The pre-rut and then on through the rut are times when most hunters really get excited about using calling to attract deer. Bucks and does are highly vocal during the breeding phase. As such, they are very susceptible to calling by hunters.
The buck grunt is probably the most used call by hunters. It is highly effective at times, when used properly and when used at the right time of the season. Overused, it is actually a deterrent.
Bucks grunt when following or approaching a doe during the breeding season, and the sound is often referred to as a tending grunt. Sometimes the buck only grunts once or twice. Most times a buck uses a serious of several short grunts. At times, especially as a buck is about to mount a doe, he uses one, long low-pitched grunt.
There is a high probability of a buck responding favorably to hunters using this call during the pre-rut and rut time of year. However, sometimes they ignore it even during the breeding season. Luckily, a grunt call seldom creates alarm unless the hunter overuses it.
Grunt calls are effective two ways. First, grunting is effective when calling to a buck in sight. The hunter has the ability to watch the buck, determine movement direction, interest in the call, and body language. This helps determine when and how much to call. Making an occasional grunt on a call also makes things happen sometimes when a buck is not in sight. A buck hearing a grunt often comes closer out of curiosity and to confront intruder bucks.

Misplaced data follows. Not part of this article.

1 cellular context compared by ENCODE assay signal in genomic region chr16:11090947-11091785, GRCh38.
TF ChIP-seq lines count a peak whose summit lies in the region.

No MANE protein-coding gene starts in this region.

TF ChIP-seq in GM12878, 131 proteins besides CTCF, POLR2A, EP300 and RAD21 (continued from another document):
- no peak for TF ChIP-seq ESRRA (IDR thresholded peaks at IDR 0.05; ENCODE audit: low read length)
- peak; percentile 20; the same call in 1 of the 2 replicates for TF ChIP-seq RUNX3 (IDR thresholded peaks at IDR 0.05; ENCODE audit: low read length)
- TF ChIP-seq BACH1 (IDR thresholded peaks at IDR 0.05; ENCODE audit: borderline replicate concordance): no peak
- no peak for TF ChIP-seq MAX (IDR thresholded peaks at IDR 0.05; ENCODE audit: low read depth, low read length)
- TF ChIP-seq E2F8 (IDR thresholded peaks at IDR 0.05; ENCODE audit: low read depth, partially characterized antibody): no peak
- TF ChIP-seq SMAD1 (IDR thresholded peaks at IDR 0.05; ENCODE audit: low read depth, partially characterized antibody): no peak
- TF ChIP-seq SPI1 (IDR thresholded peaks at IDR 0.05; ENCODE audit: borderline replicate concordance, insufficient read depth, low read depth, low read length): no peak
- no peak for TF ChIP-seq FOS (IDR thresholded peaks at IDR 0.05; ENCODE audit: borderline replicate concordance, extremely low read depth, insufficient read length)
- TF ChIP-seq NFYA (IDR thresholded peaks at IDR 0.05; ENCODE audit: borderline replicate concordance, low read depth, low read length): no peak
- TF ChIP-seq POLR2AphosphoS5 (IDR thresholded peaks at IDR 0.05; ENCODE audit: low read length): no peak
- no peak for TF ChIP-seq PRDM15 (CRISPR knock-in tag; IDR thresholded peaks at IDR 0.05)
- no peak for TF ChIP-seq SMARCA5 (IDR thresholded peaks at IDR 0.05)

This brings us to agonistic calls. The tending grunt is not just something a buck does because he is excited about breeding. It is also a territorial sound alerting other bucks of his dominance. This is to warn off other bucks, but sometimes it lures in larger, more dominant deer.
When a buck is more aggressively asserting its dominance, it uses a combination of the grunt and a snort. This may be done only once or in a short series of grunt-snorts.
The most aggressive form of agonistic call is one that has really gotten a lot of attention with hunters in recent years. It is sometimes called the snort-wheeze or the grunt-snort-wheeze, depending upon the combination of vocalizations used. This call is used when a buck is very frustrated with a doe that is not ready to breed or more often, used to threaten another buck that is nearby.
Bucks grunt then follow it up with a snort or two. Then they make a long wheezing sound by forcing air through pinched nostrils. Sometimes, the snort-wheeze is not preceded by a grunt. Nonetheless, it is a very aggressive vocalization and one many hunters incorporate into their calling strategies.
Remember, it is most definitely a sign of aggression. Some dominant bucks see it as a challenge and come closer to pick a fight. This is a real benefit for a hunter looking to score on a mature trophy whitetail. But be forewarned: It often scares lesser bucks, so use it with caution.
PUTTING IT ALL TOGETHER
Using the vocalizations of deer through calling is a great way to add fun to the season and also to up the odds on success, but it takes practice to master the calls and the knowledge of when to use them. At times, calling also works great in unison with attractant scents, mock scrapes, and rattling.
It really boils down to learning the seasons, biology, and patterns of whitetails, then duplicating the natural way of things by applying this knowledge to the use of deer calls.